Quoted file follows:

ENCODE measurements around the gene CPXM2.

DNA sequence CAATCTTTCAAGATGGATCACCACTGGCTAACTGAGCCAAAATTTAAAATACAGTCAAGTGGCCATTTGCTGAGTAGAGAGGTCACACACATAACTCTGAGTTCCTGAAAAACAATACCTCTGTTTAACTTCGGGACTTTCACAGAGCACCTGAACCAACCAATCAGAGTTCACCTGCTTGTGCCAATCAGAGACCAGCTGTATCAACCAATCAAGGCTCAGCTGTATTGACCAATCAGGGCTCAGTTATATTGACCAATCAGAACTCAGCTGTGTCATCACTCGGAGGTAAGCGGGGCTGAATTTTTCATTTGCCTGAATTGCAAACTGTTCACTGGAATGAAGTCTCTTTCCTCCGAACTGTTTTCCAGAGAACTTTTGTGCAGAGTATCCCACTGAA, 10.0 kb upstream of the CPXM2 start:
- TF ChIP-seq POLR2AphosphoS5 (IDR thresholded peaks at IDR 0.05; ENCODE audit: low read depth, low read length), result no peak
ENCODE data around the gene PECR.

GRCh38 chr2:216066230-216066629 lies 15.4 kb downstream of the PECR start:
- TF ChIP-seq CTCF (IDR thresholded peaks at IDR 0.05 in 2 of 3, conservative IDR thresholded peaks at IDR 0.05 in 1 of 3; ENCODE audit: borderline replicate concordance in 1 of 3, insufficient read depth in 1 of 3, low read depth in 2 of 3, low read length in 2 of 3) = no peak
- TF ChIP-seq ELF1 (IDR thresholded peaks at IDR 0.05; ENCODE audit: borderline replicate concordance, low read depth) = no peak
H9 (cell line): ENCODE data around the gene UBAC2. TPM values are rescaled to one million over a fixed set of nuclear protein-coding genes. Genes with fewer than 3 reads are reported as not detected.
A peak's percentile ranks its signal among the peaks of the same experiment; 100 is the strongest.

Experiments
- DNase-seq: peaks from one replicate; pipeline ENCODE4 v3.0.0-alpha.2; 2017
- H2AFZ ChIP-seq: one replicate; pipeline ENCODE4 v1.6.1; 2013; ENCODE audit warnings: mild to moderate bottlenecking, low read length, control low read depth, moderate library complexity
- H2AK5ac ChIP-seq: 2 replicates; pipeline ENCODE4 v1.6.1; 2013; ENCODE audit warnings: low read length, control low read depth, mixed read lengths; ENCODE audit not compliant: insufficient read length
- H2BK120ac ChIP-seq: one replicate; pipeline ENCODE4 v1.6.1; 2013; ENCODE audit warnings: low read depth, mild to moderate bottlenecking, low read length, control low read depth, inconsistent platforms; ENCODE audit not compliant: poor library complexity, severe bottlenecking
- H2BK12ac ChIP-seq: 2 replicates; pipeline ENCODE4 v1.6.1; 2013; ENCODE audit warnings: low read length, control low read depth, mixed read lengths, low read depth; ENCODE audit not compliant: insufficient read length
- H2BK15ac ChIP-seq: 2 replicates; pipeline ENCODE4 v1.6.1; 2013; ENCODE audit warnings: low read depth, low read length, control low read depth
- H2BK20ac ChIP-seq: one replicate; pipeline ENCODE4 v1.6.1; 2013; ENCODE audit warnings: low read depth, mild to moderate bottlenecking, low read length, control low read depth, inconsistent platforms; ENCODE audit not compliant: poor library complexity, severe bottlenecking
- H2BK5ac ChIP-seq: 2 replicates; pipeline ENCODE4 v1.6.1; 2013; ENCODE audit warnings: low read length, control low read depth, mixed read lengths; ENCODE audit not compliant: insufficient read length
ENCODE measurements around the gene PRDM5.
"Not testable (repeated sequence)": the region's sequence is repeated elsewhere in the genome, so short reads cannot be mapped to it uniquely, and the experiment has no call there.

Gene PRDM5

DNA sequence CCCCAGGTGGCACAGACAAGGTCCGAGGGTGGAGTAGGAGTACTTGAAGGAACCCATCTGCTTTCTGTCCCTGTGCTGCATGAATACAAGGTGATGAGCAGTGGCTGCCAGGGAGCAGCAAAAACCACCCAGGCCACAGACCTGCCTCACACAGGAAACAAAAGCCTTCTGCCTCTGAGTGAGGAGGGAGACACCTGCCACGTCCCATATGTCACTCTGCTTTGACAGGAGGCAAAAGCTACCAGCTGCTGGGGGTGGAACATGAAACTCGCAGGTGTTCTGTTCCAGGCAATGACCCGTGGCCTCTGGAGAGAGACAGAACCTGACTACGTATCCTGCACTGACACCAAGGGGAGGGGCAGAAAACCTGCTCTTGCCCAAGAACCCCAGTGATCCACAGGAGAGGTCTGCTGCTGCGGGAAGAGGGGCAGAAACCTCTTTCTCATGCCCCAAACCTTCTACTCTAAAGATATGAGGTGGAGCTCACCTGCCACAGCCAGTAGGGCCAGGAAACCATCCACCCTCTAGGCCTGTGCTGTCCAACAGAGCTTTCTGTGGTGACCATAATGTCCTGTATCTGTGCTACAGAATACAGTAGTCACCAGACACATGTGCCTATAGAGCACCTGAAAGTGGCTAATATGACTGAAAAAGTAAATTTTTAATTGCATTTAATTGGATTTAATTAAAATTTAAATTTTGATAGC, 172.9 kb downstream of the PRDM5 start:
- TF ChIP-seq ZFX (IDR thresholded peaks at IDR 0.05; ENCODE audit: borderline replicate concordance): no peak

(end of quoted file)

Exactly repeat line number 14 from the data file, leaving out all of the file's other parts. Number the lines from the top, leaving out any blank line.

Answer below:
- H2BK120ac ChIP-seq: one replicate; pipeline ENCODE4 v1.6.1; 2013; ENCODE audit warnings: low read depth, mild to moderate bottlenecking, low read length, control low read depth, inconsistent platforms; ENCODE audit not compliant: poor library complexity, severe bottlenecking